• When you open a bank account in person, you may first be offered a numbered account. Take note of the high maintenance fees and decide whether it is the type of account you want.

Best Banks in Switzerland

If you plan on staying in one canton while in Switzerland, it is worth looking into banks that are local to that canton. However, if you want the option to move from canton to canton, you should look into banks that are represented throughout the entire country. There are also plenty of international banks in Switzerland, and nearly every bank has an online banking option.

Some of the best banks in Switzerland are:

  • Post Finance
  • UBS
  • Credit Suisse
  • Swiss Raiffeisen

Best Online Banks in Switzerland

  • Zürcher Kantonalbank
  • Swiss Raiffeisen
  • CIM Banque

Best Savings Account in Switzerland

For banks with lower interest rates for savings account, look at cantonal banks rather that national ones.

What is the Tax System in Switzerland?

Anyone planning to remain in the alpine country for more than 90 days will need to know what the tax system is like in Switzerland. If you are working in Switzerland, you are required to start paying taxes within 30 days of your arrival. The tax system in Switzerland can be complex as the 26 cantons and nearly 2,250 municipalities each levy their own taxes. This includes income taxes, inheritance taxes, wealth taxes, property gains, and more.

Types of Taxes in Switzerland

To understand the types of taxes in Switzerland, it is helpful to understand the four levels of taxation first:

  • Federal: These taxes are governed by the Federal Constitution.
  • Canton: These taxes are governed by the specific canton.
  • Municipal: These taxes are governed by the city or town where you live.
  • Church: Taxes levied on members of the three national churches, Christian Catholic, Roman Catholic, and Protestant.

Cantonal and municipal taxes differ from canton to canton. Expats should consult their canton authority’s website for specific information regarding their taxes.

What is the Income Tax in Switzerland?

Switzerland sometimes gets a reputation for being income-tax-free, but this is not true for foreign workers. As a foreigner in Switzerland, your tax will be deducted directly from your paycheck. The rate of taxation varies from canton to canton. However, since 2010 the average income tax rate across Switzerland has remained steady at around 40%.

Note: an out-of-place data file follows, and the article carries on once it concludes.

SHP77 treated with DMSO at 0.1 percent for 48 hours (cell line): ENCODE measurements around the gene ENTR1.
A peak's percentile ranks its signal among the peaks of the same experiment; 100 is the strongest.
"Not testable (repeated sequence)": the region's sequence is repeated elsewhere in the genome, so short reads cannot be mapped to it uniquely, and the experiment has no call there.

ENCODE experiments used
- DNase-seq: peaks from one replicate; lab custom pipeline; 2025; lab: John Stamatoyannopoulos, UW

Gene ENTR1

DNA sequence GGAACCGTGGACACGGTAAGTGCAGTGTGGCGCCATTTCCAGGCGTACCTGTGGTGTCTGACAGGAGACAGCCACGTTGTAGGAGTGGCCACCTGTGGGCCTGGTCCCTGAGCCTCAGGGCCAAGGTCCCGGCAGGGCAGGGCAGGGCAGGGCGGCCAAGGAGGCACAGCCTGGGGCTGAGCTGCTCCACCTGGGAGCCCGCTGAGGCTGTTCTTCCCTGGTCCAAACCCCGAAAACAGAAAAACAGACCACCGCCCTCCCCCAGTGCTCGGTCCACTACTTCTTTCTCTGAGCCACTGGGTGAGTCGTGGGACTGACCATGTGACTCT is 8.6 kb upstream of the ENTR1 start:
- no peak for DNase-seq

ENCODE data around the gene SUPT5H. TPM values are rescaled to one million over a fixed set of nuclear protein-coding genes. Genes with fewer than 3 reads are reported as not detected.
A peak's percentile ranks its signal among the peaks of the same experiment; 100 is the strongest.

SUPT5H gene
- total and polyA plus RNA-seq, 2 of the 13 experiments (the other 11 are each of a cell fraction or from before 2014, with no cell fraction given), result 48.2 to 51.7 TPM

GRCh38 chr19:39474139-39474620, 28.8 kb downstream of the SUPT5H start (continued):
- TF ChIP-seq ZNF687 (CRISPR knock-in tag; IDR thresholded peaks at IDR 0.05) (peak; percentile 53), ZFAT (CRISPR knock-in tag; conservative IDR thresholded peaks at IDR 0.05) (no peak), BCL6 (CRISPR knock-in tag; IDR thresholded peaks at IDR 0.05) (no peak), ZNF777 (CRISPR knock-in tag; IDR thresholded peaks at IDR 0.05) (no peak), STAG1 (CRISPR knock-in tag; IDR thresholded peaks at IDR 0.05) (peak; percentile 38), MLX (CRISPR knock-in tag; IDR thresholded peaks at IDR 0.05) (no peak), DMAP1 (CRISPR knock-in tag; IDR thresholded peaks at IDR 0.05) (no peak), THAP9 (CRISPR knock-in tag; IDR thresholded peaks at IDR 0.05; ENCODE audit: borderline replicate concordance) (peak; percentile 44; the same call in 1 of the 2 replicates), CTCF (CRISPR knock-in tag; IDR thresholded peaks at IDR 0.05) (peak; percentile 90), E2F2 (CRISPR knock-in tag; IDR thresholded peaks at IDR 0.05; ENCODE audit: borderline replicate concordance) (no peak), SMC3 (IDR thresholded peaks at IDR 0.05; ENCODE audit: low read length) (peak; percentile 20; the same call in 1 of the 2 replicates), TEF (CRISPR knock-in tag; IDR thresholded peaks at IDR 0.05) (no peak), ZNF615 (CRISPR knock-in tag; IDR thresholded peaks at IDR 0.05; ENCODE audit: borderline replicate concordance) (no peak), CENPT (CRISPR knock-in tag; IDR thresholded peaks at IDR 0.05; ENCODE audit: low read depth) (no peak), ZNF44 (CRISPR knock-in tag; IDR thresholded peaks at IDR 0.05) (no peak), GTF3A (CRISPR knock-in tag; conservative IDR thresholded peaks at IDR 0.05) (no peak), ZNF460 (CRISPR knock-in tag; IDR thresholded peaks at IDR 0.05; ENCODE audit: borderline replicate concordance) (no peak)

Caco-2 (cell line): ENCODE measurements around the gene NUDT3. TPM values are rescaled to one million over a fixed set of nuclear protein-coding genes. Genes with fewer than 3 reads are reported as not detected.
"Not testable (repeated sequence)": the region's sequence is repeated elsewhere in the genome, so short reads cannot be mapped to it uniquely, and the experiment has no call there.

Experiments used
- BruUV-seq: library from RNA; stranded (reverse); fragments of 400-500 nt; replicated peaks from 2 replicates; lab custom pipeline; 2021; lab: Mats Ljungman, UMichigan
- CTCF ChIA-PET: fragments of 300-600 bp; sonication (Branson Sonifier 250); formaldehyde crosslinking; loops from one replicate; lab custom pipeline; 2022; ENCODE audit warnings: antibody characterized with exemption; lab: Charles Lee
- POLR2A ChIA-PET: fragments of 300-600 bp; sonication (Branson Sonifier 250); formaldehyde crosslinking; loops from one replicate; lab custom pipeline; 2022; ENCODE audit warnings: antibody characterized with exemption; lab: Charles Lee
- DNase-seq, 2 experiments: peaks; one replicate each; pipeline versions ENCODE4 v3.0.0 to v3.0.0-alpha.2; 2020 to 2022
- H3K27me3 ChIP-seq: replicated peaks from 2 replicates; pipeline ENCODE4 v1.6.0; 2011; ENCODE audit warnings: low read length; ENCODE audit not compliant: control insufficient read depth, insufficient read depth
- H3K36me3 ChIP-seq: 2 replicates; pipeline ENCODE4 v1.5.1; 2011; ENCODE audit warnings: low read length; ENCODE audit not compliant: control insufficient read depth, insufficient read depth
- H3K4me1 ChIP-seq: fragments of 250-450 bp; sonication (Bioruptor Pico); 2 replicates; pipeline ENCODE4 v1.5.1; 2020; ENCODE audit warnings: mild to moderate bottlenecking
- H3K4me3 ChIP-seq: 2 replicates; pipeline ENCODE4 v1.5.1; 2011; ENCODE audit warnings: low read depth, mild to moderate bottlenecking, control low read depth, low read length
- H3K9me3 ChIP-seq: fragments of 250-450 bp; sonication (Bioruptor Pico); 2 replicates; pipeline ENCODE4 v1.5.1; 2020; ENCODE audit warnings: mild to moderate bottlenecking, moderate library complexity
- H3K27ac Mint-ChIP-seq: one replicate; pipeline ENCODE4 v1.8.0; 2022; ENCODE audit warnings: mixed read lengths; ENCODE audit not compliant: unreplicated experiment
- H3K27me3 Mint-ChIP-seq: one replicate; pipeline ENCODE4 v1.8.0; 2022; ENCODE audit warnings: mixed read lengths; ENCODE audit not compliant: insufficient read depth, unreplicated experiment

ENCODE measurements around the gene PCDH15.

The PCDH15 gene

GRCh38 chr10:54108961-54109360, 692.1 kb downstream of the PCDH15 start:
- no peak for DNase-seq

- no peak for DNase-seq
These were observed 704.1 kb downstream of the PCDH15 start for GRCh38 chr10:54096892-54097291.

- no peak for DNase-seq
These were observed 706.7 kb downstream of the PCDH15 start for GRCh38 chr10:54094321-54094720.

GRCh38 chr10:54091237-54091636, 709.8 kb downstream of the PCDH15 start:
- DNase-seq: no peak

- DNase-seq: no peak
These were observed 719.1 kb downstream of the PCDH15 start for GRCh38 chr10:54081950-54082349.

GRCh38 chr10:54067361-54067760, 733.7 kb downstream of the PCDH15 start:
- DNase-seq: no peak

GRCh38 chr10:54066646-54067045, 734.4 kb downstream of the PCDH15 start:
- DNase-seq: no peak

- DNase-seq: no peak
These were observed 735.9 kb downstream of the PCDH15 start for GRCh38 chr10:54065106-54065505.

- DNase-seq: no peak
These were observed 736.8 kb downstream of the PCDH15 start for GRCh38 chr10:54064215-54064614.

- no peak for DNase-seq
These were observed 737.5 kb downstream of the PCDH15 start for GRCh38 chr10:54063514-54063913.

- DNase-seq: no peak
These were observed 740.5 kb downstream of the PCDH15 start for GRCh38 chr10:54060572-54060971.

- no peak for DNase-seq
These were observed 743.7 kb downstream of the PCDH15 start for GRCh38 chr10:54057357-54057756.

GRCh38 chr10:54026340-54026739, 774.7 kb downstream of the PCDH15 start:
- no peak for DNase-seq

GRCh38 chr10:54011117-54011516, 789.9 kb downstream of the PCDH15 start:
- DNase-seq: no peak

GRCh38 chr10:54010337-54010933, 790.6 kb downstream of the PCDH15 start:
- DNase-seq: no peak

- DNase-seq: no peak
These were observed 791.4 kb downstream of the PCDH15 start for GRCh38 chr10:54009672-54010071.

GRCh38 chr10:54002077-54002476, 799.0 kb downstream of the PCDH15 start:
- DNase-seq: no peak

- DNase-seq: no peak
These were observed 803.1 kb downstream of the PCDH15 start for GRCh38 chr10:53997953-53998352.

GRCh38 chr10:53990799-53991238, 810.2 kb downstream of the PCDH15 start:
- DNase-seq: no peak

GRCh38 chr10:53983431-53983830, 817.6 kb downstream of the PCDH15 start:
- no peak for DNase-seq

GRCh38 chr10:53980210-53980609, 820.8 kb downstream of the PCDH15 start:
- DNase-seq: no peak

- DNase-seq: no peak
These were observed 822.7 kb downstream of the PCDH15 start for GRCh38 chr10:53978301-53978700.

To contribute to their reputation for low taxation, the Swiss government typically bases the rate of tax a foreigner owes on a combination of their salaried income as well as other additional factors such as their monthly rent, educational costs, and childcare. These can all be considered additional assets and add to an overall lower tax rate. Depending on your personal finances and salary, very wealthy expats can choose to pay a lump sum income tax.

Immigrants are also taxed based on household, rather than just on an individual level. Not only does this simplify matters for households and the government, but it also typically results in lower taxes, especially for wealthy families. However, be advised that this taxation perk is not available to all expats and it is best to consult an expert before moving to Switzerland with the hopes of making a fortune.

What is the Average Income Tax Rate?

The average income tax rate in Switzerland varies from canton to canton. The chart below is a sample of income tax brackets and the tax on salary in Switzerland, but it is not representative of every canton.

Sample Income Tax Brackets in Switzerland

Taxable Income Bracket CHF Taxable Income Bracket USD Tax Rate 28,301–50,900 28,890–51,960 1% 50,901–58,400 51,960–59,610 2% 58,401–75,300 59,610–76,860 3% 75,301–90,300 76,860–92,170 4% 90,301–103,400 92,170–105,550 5% 103,401–114,700 105,550–117,080 6% 114,701–124,200 117,080–126,780 7%

This tax rate continues to climb until it hits 895,901 CHF (914,490 USD). Anything above this amount is taxed at 11.5%.

Other Taxes

Other taxes expats living in Switzerland may need to consider are:

  • Swiss VAT
  • stamp duties
  • withholding tax
  • custom duties
  • special consumption taxes

Taxes for Self-Employed People in Switzerland

Self-employed people are taxed in Switzerland based on their business and whether they are considered a sole proprietorship, partnership, or limited liability company. The specific taxes they face is based on the requirements of their canton. Overall, self-employed people have to pay federal, canton, and municipal taxes, just like any other company.